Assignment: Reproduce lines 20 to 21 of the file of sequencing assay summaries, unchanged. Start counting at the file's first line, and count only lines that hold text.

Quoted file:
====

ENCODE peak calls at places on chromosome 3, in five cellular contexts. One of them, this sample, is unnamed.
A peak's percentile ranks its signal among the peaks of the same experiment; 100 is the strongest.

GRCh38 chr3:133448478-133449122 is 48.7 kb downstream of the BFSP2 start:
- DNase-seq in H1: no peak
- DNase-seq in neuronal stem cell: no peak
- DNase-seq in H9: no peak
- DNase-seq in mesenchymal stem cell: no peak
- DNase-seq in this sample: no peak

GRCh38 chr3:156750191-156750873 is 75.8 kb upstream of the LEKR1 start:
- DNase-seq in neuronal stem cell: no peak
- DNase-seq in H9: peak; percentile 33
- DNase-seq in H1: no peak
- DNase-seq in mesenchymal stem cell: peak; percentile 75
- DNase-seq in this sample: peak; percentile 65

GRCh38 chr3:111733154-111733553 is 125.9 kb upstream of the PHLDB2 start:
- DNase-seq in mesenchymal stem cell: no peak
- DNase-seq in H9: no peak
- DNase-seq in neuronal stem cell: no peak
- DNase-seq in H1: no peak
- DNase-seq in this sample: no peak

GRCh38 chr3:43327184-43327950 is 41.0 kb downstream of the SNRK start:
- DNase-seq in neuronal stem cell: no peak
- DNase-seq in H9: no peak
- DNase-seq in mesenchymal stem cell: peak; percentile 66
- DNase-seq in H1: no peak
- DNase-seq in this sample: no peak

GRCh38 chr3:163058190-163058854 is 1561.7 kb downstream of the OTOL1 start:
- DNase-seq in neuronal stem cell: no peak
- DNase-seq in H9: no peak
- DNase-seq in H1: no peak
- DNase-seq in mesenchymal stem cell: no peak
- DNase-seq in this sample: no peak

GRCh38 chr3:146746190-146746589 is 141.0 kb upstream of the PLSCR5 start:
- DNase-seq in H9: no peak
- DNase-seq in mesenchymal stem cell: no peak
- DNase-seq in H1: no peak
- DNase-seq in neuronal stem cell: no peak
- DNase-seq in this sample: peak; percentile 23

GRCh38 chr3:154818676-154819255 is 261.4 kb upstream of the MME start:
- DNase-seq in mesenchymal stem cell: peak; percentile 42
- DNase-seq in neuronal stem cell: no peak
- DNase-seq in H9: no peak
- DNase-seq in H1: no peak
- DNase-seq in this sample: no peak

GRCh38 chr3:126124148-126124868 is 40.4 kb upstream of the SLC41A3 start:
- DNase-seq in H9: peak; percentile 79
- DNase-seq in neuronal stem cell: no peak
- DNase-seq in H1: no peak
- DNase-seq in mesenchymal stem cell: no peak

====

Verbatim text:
- DNase-seq in this sample: no peak

GRCh38 chr3:43327184-43327950 is 41.0 kb downstream of the SNRK start: